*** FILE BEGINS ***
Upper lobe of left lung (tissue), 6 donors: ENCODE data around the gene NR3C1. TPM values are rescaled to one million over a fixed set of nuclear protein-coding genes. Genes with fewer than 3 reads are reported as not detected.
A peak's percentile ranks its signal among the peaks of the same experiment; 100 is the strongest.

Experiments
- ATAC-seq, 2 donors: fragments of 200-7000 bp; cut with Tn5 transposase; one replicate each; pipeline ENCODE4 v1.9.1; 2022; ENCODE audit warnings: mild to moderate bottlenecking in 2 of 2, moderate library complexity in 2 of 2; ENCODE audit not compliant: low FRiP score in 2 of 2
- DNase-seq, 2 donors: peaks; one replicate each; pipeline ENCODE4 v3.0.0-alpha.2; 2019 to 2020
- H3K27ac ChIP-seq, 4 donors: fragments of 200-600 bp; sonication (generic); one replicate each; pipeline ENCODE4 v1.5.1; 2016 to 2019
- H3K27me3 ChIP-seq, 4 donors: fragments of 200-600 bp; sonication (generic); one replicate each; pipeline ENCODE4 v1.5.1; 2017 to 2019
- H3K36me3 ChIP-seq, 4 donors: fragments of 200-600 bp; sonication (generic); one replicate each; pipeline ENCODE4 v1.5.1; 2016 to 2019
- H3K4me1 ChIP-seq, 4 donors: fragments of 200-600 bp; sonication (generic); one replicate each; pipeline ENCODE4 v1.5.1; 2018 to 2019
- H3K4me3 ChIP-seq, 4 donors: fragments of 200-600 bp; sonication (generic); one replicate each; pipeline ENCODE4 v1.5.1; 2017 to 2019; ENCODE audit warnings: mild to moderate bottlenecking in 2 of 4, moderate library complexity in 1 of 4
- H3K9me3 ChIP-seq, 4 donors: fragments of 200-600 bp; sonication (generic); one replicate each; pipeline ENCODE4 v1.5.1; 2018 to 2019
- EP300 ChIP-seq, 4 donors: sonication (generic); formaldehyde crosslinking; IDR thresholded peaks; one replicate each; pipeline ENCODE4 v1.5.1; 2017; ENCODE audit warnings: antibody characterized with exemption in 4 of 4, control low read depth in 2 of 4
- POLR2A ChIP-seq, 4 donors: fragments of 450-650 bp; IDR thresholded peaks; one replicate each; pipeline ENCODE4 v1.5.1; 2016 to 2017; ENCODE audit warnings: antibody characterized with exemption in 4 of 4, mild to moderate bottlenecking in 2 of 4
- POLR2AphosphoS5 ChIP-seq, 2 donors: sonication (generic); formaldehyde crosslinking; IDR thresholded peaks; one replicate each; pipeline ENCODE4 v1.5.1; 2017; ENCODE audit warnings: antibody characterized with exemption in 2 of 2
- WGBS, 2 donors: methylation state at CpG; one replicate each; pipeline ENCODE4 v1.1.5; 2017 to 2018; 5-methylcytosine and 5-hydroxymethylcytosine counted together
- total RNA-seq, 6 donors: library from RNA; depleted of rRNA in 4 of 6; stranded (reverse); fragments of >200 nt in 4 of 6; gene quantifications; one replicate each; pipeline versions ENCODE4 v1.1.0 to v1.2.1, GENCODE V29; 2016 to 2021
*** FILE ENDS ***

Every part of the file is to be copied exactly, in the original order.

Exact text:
Upper lobe of left lung (tissue), 6 donors: ENCODE data around the gene NR3C1. TPM values are rescaled to one million over a fixed set of nuclear protein-coding genes. Genes with fewer than 3 reads are reported as not detected.
A peak's percentile ranks its signal among the peaks of the same experiment; 100 is the strongest.

Experiments
- ATAC-seq, 2 donors: fragments of 200-7000 bp; cut with Tn5 transposase; one replicate each; pipeline ENCODE4 v1.9.1; 2022; ENCODE audit warnings: mild to moderate bottlenecking in 2 of 2, moderate library complexity in 2 of 2; ENCODE audit not compliant: low FRiP score in 2 of 2
- DNase-seq, 2 donors: peaks; one replicate each; pipeline ENCODE4 v3.0.0-alpha.2; 2019 to 2020
- H3K27ac ChIP-seq, 4 donors: fragments of 200-600 bp; sonication (generic); one replicate each; pipeline ENCODE4 v1.5.1; 2016 to 2019
- H3K27me3 ChIP-seq, 4 donors: fragments of 200-600 bp; sonication (generic); one replicate each; pipeline ENCODE4 v1.5.1; 2017 to 2019
- H3K36me3 ChIP-seq, 4 donors: fragments of 200-600 bp; sonication (generic); one replicate each; pipeline ENCODE4 v1.5.1; 2016 to 2019
- H3K4me1 ChIP-seq, 4 donors: fragments of 200-600 bp; sonication (generic); one replicate each; pipeline ENCODE4 v1.5.1; 2018 to 2019
- H3K4me3 ChIP-seq, 4 donors: fragments of 200-600 bp; sonication (generic); one replicate each; pipeline ENCODE4 v1.5.1; 2017 to 2019; ENCODE audit warnings: mild to moderate bottlenecking in 2 of 4, moderate library complexity in 1 of 4
- H3K9me3 ChIP-seq, 4 donors: fragments of 200-600 bp; sonication (generic); one replicate each; pipeline ENCODE4 v1.5.1; 2018 to 2019
- EP300 ChIP-seq, 4 donors: sonication (generic); formaldehyde crosslinking; IDR thresholded peaks; one replicate each; pipeline ENCODE4 v1.5.1; 2017; ENCODE audit warnings: antibody characterized with exemption in 4 of 4, control low read depth in 2 of 4
- POLR2A ChIP-seq, 4 donors: fragments of 450-650 bp; IDR thresholded peaks; one replicate each; pipeline ENCODE4 v1.5.1; 2016 to 2017; ENCODE audit warnings: antibody characterized with exemption in 4 of 4, mild to moderate bottlenecking in 2 of 4
- POLR2AphosphoS5 ChIP-seq, 2 donors: sonication (generic); formaldehyde crosslinking; IDR thresholded peaks; one replicate each; pipeline ENCODE4 v1.5.1; 2017; ENCODE audit warnings: antibody characterized with exemption in 2 of 2
- WGBS, 2 donors: methylation state at CpG; one replicate each; pipeline ENCODE4 v1.1.5; 2017 to 2018; 5-methylcytosine and 5-hydroxymethylcytosine counted together
- total RNA-seq, 6 donors: library from RNA; depleted of rRNA in 4 of 6; stranded (reverse); fragments of >200 nt in 4 of 6; gene quantifications; one replicate each; pipeline versions ENCODE4 v1.1.0 to v1.2.1, GENCODE V29; 2016 to 2021